Sex Roles

, Volume 52, Issue 3–4, pp 201–215 | Cite as

Cross-Cultural Reactions to Academic Sexual Harassment: Effects of Individualist vs. Collectivist Culture and Gender of Participants

  • Janet Sigal
  • Margaret S. Gibbs
  • Carl Goodrich
  • Tayyab Rashid
  • Afroze Anjum
  • Daniel Hsu
  • Carrol S. Perrino
  • Hale Bolak Boratav
  • Aggie Carson-Arenas
  • Berna van Baarsen
  • Joop van der Pligt
  • Wei-Kang Pan
Article

Abstract

Male and female university students from the United States, Canada, Germany, the Netherlands, Ecuador, Pakistan, the Philippines, Taiwan, and Turkey read a standardized scenario in which a male professor was accused of sexually harassing a female graduate student. Respondents from individualist countries judged the professor to be guilty of sexual harassment more often than did those from collectivist countries. Women rendered significantly more guilty judgments and assigned more severe punishments to the accused professor than did men. Implications for the individualist–collectivist classification system and cross-cultural research are discussed.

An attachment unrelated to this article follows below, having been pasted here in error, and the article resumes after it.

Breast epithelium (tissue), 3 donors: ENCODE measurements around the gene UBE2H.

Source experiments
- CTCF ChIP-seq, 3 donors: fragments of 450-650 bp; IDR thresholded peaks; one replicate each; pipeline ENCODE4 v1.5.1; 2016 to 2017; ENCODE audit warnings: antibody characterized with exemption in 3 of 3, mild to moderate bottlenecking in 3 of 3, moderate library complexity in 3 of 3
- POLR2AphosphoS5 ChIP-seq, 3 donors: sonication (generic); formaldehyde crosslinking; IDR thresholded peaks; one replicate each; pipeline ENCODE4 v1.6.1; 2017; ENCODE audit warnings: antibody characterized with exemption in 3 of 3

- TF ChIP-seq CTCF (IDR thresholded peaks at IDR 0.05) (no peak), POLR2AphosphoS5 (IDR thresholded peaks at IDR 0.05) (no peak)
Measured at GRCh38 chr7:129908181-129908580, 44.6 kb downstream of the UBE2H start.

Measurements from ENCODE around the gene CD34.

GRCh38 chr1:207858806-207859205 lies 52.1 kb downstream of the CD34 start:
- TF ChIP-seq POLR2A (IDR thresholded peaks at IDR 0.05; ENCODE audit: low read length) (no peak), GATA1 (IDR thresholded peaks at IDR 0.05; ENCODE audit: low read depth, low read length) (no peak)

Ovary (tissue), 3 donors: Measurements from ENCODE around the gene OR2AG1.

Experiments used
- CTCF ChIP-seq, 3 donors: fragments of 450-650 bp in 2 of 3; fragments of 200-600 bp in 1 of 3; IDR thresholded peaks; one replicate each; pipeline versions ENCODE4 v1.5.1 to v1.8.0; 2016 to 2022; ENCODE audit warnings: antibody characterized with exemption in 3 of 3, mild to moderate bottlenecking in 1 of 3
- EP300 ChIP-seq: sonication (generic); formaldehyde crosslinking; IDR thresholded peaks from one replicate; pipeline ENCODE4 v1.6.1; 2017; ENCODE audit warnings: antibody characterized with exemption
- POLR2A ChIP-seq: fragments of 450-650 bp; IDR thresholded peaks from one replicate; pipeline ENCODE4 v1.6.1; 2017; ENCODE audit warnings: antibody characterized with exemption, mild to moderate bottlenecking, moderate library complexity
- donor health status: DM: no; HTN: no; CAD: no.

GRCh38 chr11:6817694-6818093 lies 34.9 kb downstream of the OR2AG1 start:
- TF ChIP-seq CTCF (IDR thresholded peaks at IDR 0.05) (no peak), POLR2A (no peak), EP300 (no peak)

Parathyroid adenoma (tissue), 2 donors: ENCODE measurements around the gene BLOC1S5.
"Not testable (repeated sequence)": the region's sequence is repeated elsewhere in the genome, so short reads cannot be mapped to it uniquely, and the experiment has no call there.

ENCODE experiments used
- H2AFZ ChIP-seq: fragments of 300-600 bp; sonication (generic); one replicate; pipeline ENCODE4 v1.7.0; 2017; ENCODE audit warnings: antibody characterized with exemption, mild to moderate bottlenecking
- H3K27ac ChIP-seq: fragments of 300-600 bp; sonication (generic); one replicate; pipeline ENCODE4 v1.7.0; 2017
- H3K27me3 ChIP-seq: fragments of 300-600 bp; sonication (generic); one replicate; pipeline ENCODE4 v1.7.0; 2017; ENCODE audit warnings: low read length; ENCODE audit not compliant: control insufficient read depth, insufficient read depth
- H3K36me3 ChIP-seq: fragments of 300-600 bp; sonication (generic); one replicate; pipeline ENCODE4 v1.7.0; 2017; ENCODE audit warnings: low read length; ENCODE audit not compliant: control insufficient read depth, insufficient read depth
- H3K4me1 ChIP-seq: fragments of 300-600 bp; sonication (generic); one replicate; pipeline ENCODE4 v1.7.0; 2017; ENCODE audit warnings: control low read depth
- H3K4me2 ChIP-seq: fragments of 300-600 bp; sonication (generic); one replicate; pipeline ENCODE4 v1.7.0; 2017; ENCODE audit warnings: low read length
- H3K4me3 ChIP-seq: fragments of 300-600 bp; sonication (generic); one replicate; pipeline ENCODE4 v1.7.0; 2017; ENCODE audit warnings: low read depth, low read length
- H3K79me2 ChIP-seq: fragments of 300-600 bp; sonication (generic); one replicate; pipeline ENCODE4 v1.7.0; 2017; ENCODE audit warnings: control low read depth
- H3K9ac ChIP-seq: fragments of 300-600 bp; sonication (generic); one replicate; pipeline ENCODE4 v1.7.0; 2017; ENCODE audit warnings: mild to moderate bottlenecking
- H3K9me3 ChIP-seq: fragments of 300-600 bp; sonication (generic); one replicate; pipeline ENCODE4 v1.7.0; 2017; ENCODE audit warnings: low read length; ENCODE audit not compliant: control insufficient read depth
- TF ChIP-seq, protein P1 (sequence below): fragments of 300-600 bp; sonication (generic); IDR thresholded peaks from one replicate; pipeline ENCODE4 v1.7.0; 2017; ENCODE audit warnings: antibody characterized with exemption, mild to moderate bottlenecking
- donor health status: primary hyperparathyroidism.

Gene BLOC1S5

Keywords

sexual harassment culture gender 

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Copyright information

© Springer Science + Business Media, Inc. 2005

Authors and Affiliations

  • Janet Sigal
    • 1
    • 8
  • Margaret S. Gibbs
    • 1
  • Carl Goodrich
    • 1
  • Tayyab Rashid
    • 1
  • Afroze Anjum
    • 1
  • Daniel Hsu
    • 1
  • Carrol S. Perrino
    • 2
  • Hale Bolak Boratav
    • 3
  • Aggie Carson-Arenas
    • 4
  • Berna van Baarsen
    • 5
  • Joop van der Pligt
    • 6
  • Wei-Kang Pan
    • 7
  1. 1.Fairleigh Dickinson UniversityTeaneck
  2. 2.Morgan State UniversityBaltimore
  3. 3.Istanbul Bilgi UniversityIstanbulTurkey
  4. 4.Angeles University FoundationAngeles Citythe Philippines
  5. 5.VU University Medical CentreAmsterdamThe Netherlands
  6. 6.University of AmsterdamAmsterdamThe Netherlands
  7. 7.Modern Women’s FoundationTaipeiTaiwan
  8. 8.Psychology DepartmentFairleigh Dickinson UniversityTeaneck

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